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Tungsten or Daylight

PJ Echlin

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Hi everyone! I know choosing different stocks almost always depends on the situation in which your shooting, and forgive me if I'm being to naive about the subject. 

I plan on shooting a short film soon using a Cannon Scoopic 16mm.  To my simplest understanding, daylight stocks are tuned more to shooting in direct daylight, and Tungsten are tuned more to shooting under tungsten/photofloods etc. The film takes place mostly inside a house, and due to budget constraints, I plan to shoot on naturally available light, along with strategically moving lamps and other light sources that are already inside the house to fit my needs.  Some scenes take place outside, during the day, and a few scenes outside during the night. 

For continuity within the look and feel of the film, what stock would you guys suggest shooting on? I know there are many variables and certain things you can't really predict unless on location in terms of lighting etc but what stock would be a generally good one to use in this type of situation? 

I originally planned on using 250D for pretty much the whole film, inside and out day and night, but now I'm doubting that strategy. Should I use a combination of stocks depending on the scene? And what recommendations would you suggest for day/night inside/outside? 

Like I said, If I could use one stock to shoot the whole film that would be great, just for continuity in look and feel, and so there are no mistakes when loading and shooting the film (loading the wrong stock for a certain scene etc)

I read somewhere that 250D or a daylight stock would probably be the best general stock in this situation but I wanted to get some opinions first. 

I am also getting it telecined and color graded by professionals, so if there is a discrepancy in using one certain stock for the entire film, can they fix that while grading in post? 

What stock would give me the most flexibility in grading etc? 

Thank you!



Edited by PJ Echlin
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1 hour ago, PJ Echlin said:

I read somewhere that 250D or a daylight stock would probably be the best general stock in this situation but I wanted to get some opinions first. 

I'm no professional, but definitely don't use 250D for night scenes unless you want an overly warm look (Assuming you're shooting under soft white light). Otherwise you'd need an 80A filter, effectively losing two stops of light. At that point you're at 64 ASA. Not fun. You'd be better equipped if you shot the whole thing on tungsten film, because daylight scenes would only require an 85 filter in which case you would only lose two thirds a stop of light and you'd still be at 125 ASA which is actually a very tame and versatile speed to be working with in daylight.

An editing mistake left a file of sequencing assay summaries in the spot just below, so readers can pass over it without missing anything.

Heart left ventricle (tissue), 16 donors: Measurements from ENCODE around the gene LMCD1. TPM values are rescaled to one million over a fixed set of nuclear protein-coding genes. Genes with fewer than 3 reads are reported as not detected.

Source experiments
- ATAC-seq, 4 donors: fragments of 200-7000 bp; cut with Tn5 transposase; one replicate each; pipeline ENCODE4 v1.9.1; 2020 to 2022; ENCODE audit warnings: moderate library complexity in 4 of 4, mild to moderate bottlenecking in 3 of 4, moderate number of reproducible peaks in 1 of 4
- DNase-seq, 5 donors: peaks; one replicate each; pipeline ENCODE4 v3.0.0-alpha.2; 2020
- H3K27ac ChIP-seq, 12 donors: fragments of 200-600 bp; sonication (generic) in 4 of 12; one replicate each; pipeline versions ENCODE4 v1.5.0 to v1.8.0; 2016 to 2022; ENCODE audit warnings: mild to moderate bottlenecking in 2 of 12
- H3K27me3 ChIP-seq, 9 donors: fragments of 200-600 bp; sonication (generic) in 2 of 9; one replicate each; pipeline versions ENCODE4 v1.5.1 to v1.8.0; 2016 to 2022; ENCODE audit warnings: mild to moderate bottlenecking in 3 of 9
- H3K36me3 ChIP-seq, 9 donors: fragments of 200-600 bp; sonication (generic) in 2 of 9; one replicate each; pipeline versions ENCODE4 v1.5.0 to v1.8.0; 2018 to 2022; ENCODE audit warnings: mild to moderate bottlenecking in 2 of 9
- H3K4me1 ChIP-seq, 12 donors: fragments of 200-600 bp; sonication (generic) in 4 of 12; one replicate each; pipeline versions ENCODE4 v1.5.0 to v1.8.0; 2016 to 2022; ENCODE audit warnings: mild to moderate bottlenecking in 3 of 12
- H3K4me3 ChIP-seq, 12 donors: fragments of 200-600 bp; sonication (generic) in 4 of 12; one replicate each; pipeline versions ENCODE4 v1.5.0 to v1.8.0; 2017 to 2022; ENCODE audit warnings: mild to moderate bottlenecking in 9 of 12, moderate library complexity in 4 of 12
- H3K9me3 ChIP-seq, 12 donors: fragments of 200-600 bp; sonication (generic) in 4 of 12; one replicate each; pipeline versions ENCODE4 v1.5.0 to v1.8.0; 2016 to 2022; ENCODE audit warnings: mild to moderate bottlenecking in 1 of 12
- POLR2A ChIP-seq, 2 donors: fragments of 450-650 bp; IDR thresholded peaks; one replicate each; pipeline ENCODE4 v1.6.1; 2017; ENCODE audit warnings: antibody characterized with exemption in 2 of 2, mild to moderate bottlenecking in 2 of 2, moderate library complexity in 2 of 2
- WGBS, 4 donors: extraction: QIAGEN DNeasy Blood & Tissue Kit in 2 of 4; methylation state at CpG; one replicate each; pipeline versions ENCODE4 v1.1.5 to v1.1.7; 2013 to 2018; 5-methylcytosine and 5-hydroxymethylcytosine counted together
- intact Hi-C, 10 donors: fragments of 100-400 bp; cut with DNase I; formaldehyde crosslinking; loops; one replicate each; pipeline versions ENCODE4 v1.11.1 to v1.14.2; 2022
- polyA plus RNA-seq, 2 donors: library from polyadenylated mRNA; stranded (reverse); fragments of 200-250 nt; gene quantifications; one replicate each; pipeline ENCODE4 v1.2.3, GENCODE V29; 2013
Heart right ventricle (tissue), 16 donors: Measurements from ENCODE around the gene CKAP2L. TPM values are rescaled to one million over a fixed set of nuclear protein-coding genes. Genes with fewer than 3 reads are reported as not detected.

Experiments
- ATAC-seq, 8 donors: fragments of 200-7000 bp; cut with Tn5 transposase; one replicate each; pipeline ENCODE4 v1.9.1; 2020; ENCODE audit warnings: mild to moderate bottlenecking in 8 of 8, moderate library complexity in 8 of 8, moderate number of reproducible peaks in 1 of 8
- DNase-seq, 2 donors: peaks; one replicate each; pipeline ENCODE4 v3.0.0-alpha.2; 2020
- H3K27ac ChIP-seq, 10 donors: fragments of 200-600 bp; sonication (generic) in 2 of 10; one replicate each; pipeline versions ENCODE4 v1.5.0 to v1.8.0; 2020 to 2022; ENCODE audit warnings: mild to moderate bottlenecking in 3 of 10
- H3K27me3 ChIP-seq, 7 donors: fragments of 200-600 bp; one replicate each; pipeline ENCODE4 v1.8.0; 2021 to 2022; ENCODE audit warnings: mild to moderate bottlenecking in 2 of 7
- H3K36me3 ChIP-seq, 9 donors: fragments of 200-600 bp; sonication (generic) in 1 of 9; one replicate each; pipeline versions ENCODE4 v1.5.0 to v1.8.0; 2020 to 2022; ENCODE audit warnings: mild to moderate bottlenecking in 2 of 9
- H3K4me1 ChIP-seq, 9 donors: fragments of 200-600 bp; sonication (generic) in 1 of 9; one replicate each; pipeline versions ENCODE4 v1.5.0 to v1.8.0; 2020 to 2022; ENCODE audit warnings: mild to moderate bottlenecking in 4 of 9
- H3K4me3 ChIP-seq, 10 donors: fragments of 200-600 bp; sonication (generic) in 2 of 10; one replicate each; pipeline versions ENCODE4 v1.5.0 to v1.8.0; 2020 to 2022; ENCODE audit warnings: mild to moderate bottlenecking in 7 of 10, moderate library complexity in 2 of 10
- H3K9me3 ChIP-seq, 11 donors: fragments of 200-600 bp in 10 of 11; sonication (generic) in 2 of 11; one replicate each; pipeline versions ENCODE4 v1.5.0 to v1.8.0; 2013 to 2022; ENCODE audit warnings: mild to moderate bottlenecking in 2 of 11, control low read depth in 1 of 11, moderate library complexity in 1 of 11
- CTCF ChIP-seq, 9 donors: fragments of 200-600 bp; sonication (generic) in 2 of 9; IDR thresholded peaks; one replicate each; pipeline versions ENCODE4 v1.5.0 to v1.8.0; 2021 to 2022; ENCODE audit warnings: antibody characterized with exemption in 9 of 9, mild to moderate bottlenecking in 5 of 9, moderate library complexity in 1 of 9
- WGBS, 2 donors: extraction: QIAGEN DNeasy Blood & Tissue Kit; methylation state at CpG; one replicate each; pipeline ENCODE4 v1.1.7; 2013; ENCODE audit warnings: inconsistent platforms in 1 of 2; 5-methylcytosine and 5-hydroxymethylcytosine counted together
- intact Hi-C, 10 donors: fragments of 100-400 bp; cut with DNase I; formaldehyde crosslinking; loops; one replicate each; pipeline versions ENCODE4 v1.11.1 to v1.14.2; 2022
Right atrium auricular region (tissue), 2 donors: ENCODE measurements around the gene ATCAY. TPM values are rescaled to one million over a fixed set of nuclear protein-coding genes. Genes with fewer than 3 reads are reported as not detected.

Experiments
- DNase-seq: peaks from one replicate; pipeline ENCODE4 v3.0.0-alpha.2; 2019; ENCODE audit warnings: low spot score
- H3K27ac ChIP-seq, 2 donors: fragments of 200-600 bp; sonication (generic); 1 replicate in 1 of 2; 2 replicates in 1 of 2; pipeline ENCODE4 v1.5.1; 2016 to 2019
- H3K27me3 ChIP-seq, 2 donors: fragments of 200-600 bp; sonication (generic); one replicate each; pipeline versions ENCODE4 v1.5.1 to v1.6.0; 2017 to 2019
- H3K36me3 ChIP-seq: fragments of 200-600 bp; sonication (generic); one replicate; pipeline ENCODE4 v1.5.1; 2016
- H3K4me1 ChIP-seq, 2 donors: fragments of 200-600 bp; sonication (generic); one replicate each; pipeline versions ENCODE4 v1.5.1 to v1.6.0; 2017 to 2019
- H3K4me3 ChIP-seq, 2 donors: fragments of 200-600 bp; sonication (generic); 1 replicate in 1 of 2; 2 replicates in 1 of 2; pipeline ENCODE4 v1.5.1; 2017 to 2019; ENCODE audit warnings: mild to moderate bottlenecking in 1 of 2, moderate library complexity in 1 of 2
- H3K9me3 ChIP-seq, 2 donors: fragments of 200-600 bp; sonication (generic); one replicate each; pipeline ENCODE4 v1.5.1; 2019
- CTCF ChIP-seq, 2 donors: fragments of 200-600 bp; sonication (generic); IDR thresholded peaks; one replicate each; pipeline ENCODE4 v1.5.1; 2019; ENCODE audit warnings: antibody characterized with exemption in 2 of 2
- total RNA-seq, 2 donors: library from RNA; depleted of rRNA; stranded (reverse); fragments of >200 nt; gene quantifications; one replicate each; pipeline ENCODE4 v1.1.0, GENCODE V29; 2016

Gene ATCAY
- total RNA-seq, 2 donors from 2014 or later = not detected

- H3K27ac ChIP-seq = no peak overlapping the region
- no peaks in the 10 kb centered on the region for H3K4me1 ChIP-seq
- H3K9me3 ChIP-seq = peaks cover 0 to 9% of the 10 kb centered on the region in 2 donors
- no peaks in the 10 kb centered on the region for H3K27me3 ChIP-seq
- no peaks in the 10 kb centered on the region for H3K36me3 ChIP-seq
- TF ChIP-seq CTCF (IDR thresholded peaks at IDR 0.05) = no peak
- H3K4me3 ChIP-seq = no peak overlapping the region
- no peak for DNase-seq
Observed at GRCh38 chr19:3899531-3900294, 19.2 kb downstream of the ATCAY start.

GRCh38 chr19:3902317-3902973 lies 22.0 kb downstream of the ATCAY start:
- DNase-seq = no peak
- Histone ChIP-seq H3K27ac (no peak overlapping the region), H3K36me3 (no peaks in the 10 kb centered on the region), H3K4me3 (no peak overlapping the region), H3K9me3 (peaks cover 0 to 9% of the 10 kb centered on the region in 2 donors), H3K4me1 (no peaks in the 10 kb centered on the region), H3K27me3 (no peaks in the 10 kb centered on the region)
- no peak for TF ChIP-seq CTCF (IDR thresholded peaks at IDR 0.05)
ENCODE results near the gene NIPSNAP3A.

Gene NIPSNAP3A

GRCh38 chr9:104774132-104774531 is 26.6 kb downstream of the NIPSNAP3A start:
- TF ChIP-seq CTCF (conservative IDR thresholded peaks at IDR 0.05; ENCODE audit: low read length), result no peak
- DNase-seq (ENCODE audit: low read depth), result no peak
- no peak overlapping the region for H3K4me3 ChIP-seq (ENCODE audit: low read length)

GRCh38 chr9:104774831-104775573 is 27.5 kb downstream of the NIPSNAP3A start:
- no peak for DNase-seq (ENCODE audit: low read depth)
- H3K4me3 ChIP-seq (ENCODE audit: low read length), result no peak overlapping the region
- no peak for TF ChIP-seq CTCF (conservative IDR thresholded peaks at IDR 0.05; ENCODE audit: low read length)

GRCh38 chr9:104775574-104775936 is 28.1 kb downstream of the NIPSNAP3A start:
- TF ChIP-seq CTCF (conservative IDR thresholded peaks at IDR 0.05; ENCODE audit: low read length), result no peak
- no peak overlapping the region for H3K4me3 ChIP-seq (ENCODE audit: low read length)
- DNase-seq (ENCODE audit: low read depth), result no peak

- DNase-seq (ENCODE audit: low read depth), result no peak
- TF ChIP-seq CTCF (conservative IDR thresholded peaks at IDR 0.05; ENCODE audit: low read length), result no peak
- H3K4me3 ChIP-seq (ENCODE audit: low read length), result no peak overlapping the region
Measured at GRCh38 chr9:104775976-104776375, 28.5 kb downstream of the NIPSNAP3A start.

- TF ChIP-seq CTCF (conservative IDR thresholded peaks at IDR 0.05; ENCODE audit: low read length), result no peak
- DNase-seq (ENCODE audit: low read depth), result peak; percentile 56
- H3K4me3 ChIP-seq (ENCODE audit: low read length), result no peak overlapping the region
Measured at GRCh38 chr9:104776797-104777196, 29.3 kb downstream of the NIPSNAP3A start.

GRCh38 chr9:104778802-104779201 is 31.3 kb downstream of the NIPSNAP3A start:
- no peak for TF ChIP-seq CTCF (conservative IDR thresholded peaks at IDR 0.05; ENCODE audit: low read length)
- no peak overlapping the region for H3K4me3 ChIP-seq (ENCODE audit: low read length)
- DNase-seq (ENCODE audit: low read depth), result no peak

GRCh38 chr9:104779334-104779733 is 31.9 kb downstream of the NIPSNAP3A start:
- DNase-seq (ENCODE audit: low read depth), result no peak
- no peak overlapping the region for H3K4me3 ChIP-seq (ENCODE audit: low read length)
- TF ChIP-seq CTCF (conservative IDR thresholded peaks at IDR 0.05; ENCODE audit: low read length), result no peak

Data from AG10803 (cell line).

1 hour ago, PJ Echlin said:

For continuity within the look and feel of the film, what stock would you guys suggest shooting on?

As for image continuity between 200T and 250D in particular, there really is no visible difference. When you add 50D, 500T, etc. into the mix, then you really have to think about continuity. Here's a reply @David Mullen ASC wrote to a similar question I had asked a short while ago. Yeah, the guy knows a thing or two...

On 6/27/2020 at 3:04 PM, David Mullen ASC said:

The Vision-3 sticks have been designed to match each other fairly closely so color and contrast-wise, I don't think you'd see much difference, nothing that isn't correctable. 250 ASA is faster than 200 ASA so is slightly grainier.

In the days of EXR, 50D and 250D were more contrasty than the tungsten stocks.

For me, the decision whether to use tungsten stocks outdoors or for day interiors was a matter of (1) how many stocks did I want to carry, considering that some scenes would be tungsten-lit, (2) whether I'd want to pull the 85 filter for a blue cast outdoors or indoors, and how often.  So roughly speaking, my tendency was to use daylight stocks (plus tungsten for night interiors and exteriors) in a generally warm-toned movie and tungsten stocks for a generally cool-toned movie (sometimes not even shooting with an 85 filter and just correcting it halfway back).  Plus it also depended on whether I was keen to use 50D stock, like for a desert movie.

The other issue was day interiors -- if I wanted a warm-to-neutral look and didn't want to pull the 85 filter, then the choice was 250D rated at 200 ASA for me, or 200T + 85, so rated at 100 ASA for me, a stop difference in practical speed.  But sometimes I used the LLD filter instead of an 85 filter to help gain back more speed with the 200T stock.

For example, I shot "Seven Days in Utopia" in Texas and "Astronaut Farmer" in New Mexico on daylight stocks (Kodak 50D and 250D for the first, Fuji 64D and 250D for the second) other than the 500T shots... but when I went to Vancouver to shoot "Jennifer's Body" I just used 200T and 500T.  And when I did "Northfork", a winter landscape movie, I shot most of it on Fuji 125T without the 85 filter outside, with a few interiors on 400T.  That movie actually only had one single night interior scene in tungsten lighting.


Edited by Matthew J. Walker
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